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by Rose Madeline Mula

In her late 70s my life-long friend (I’ll call her Muriel) has found a new love. How wonderful!

Yes. And no. Because Muriel found her new love only after losing her mental acuity.

Until fairly recently, Muriel’s memory was legendary. She remembered everything that had ever happened to her since leaving the womb. And she had little patience for those of us who weren’t similarly blessed. She simply could not understand, for example, why I had not recognized a former classmate whom we hadn’t seen since kindergarten, seven decades before. “How could you not know her?” she asked. “She still has the same look about the eyes.” She could tell you which actress won the Oscar in any year since 1939 — and even what the winner was wearing when she accepted the award. She remembered details about my adolescence that I have long since forgotten (and would have preferred not to be reminded of). She could recite the day-to-day itinerary of our first trip to Europe forty years before. In short, if she had seen it, experienced it, read it, or heard about it, she remembered it.

A couple of years ago, however, snippets of Muriel’s memory started deserting her. She forgot how to order oil for her furnace and spent a four-day cold wave hugging an electric space heater that she kept on day and night, despite warnings that it could start a fire. She had an accident with her car and told four wildly-diverse versions of what had happened. She stashed thousands of dollars all over her house and then forgot the hiding places. She left a stove burner on and fried the cord of her telephone; but that was okay because she had forgotten how to dial a number.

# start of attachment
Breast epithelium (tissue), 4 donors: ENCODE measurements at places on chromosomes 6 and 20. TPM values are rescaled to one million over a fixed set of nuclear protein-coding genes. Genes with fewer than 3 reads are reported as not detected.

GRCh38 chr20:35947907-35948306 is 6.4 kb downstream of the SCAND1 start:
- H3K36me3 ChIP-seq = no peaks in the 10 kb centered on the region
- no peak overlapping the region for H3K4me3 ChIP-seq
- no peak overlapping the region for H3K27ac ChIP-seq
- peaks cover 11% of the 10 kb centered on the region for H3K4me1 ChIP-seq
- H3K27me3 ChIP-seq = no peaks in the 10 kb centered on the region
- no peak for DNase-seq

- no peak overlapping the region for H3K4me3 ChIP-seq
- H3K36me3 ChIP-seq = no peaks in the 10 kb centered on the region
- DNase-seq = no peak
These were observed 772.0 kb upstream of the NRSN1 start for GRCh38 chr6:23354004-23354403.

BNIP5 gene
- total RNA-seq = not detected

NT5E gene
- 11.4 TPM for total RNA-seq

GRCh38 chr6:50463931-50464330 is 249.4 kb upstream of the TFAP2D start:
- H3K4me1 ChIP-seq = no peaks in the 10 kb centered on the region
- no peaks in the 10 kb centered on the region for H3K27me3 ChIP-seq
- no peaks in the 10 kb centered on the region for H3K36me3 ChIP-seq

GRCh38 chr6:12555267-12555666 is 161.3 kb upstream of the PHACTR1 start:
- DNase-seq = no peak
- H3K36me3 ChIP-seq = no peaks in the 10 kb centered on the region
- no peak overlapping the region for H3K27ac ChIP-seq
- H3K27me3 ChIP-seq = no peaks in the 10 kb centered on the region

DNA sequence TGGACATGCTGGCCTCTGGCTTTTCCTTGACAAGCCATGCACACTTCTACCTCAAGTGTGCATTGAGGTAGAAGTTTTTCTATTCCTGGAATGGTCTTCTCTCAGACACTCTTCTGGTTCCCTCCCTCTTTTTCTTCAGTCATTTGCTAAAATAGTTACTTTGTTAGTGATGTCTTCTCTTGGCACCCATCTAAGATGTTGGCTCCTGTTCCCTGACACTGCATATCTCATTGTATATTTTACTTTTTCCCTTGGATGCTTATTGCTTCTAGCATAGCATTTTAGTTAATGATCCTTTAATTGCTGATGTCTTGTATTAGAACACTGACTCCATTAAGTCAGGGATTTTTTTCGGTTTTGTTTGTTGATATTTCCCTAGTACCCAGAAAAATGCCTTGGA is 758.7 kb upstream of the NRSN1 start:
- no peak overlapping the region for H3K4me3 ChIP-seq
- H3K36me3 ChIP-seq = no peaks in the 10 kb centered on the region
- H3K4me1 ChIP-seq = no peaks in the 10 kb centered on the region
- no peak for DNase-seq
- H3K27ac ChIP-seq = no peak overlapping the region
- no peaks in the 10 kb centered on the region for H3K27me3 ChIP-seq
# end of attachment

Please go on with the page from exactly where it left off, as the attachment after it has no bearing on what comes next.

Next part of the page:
Such incidents increased, becoming more and more bizarre, until one of them precipitated Muriel’s admission to the dementia unit of an assisted living facility. There she lost her freedom but found her new love, another resident. Unfortunately, she can’t remember his name. She refers to him as “The fellow I go with” or “You know — the man I’m in love with.” She also usually forgets that he has a wife — apparently a very understanding woman who visits her husband, and Muriel, frequently and also invites Muriel to family holiday get-togethers at her home.

This relationship is extremely uncharacteristic for Muriel, who has always lived by a strict moral code. In her youth she had been married, not very happily, to a man she steadfastly refused to divorce, even though they stopped living together after a few years. “Divorce isn’t right,” she would assert. And I’m sure she never cheated. Now widowed, she is finally free, though “the fellow she goes with” isn’t.

Sometimes she’s painfully aware of that fact and says she should “break up with him” because a dalliance with a married man certainly is wrong. But then she rationalizes that he’s not really married. She may be right. Maybe he is divorced, or maybe his wife has come to terms with her husband’s condition and is pleased that he is happy, which is true. He is definitely smitten.

How far has this relationship gone? They’re very open about holding hands and kissing in front of everyone; and the facility staff claims to keep careful check that it goes no further, but who knows?

Unfortunately, though Muriel enjoys her new boy friend’s attention, it isn’t enough to distract her from stubbornly remembering the one thing we all wish she would forget — that she desperately wants to go home. I tell her, “But you’d miss George.” (Yes, he does have a name — though that’s not it.)

She has a solution for that. “I’m taking him with me,” she says. “But I’ve told him that I’m not having any babies.”

©2010 Rose Mula for

Editor's Note: Rose Mula's most recent book, The Beautiful People and Other Aggravations, is now available at your favorite bookstore, through and other online bookstores, and through Pelican Publishing (800-843-1724), as is her previous book, If These Are Laugh Lines, I'm Having Way Too Much Fun.


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